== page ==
A few years ago, I pinched a nerve in my neck which led me to be stationary as any form of movement would cause extreme pain. During this time, my fiancé (Sean) started at JKC and loved it!! Once I overcame the nerve issue, Sean spent a long time trying to convince me that JKC is exactly what I needed to safely start working out again (I’m slightly stubborn and was super scared of re-pinching the nerve). Long story short, Sean was right… as much as I hate to admit it!

I never had luck at gyms, if it started to hurt I would call it a day. At JKC that is not an option, as Jon & Thomas will push you to finish the workout, whether you want to or not! Working out in a group setting is also a big benefit of working out at JKC, if you’re not feeling motivated you can simply feed off of someone else’s energetic vibes.

I was looking for something to augment my 20+ year yoga practice with a focus on strength conditioning. I am friend’s with Jon’s sister in-law and over the years always heard great things about JKC, especially with respect to the top quality trainers they have and programs they run. After talking to Jon about my goals, and hearing his thoughts on a training plan, I knew that this was going to be an awesome experience … and it sure has been. JKC stands out from other gyms because of the attention to detail, the high quality of the staff and the facilities. Also, the amazing people that train there. And no one posing and taking selfies. I’m 41 years old and I started in Dec 2021.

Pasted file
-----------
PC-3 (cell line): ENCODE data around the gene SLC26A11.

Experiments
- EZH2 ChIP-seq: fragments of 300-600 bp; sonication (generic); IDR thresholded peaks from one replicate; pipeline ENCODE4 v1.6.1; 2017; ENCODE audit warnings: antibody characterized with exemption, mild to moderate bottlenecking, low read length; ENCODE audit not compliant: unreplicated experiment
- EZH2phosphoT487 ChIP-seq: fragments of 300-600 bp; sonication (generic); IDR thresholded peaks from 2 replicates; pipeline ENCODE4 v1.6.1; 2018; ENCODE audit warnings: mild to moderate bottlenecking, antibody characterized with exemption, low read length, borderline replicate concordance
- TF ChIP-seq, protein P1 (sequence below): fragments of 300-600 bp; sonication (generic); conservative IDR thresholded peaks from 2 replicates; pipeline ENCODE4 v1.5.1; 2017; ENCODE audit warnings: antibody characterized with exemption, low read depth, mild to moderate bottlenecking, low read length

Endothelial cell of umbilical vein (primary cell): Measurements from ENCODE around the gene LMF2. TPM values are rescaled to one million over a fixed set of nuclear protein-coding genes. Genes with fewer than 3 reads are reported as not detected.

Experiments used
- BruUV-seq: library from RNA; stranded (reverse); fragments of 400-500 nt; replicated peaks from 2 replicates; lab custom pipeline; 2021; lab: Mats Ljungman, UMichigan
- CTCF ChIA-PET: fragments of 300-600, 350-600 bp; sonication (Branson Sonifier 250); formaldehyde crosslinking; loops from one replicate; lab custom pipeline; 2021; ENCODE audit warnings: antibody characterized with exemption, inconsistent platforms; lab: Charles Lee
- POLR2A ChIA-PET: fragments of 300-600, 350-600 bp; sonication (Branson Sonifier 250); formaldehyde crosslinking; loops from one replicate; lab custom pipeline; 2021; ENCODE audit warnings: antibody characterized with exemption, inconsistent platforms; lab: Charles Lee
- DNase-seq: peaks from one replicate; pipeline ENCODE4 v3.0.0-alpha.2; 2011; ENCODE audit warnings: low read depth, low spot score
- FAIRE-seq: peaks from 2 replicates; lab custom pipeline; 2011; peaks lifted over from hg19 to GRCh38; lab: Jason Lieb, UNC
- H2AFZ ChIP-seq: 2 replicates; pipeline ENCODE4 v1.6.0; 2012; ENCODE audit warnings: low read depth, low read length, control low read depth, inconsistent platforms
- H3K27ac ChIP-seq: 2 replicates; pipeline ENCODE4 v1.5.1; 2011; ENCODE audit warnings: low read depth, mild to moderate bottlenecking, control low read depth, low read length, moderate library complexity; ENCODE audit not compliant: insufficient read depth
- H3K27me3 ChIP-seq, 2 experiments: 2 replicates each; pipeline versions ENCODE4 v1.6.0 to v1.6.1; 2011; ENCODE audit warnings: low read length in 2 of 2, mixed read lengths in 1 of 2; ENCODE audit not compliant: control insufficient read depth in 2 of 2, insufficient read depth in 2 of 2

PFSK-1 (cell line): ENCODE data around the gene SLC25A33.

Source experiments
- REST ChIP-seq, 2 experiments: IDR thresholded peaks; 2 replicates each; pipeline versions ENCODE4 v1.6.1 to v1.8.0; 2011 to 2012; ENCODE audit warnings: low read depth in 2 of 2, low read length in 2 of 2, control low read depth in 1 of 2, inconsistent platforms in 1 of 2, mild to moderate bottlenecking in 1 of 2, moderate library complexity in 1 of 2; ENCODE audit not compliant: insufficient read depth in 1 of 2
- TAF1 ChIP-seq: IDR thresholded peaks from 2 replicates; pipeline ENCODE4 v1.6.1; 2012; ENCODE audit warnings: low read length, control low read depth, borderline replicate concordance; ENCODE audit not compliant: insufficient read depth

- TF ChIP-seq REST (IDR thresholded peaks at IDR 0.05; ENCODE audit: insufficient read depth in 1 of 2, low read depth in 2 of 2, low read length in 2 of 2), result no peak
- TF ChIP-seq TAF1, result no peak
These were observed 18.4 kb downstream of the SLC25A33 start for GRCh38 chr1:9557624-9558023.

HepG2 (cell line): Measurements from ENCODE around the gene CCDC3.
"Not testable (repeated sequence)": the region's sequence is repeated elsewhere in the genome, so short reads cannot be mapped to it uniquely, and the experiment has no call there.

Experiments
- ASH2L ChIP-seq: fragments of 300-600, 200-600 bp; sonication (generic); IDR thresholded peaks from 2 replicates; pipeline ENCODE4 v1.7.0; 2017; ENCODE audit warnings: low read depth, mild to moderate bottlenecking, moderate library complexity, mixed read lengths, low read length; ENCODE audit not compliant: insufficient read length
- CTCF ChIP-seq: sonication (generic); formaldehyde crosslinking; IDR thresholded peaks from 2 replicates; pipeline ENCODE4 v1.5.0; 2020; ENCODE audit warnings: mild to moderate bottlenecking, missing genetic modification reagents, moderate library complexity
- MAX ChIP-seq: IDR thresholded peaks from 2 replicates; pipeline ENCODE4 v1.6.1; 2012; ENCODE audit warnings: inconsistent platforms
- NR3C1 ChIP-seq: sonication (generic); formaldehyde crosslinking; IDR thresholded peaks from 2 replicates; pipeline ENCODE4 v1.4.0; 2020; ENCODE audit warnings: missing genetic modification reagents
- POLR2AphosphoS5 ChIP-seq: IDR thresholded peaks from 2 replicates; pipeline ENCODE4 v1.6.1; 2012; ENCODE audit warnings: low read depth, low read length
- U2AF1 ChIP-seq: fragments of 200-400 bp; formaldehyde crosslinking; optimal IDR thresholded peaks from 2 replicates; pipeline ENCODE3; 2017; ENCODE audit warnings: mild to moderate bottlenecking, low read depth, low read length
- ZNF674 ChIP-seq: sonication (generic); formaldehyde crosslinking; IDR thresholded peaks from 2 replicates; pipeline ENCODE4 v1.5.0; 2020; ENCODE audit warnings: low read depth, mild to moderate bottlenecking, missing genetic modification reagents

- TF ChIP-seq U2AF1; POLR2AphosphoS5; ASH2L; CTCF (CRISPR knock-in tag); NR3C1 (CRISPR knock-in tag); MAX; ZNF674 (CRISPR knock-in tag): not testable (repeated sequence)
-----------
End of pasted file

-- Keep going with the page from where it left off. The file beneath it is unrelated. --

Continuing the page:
I chose JKC because I row/coach teams in the St. John’s Regatta and was looking to add strength training to our program. My wife is also running friends with Julia, so I got to meet Jon a few times and heard lots of good things. I like JKC over other gyms because of the level coaching I receive and the gym atmosphere. The energy in the gym helps me through the tough workouts.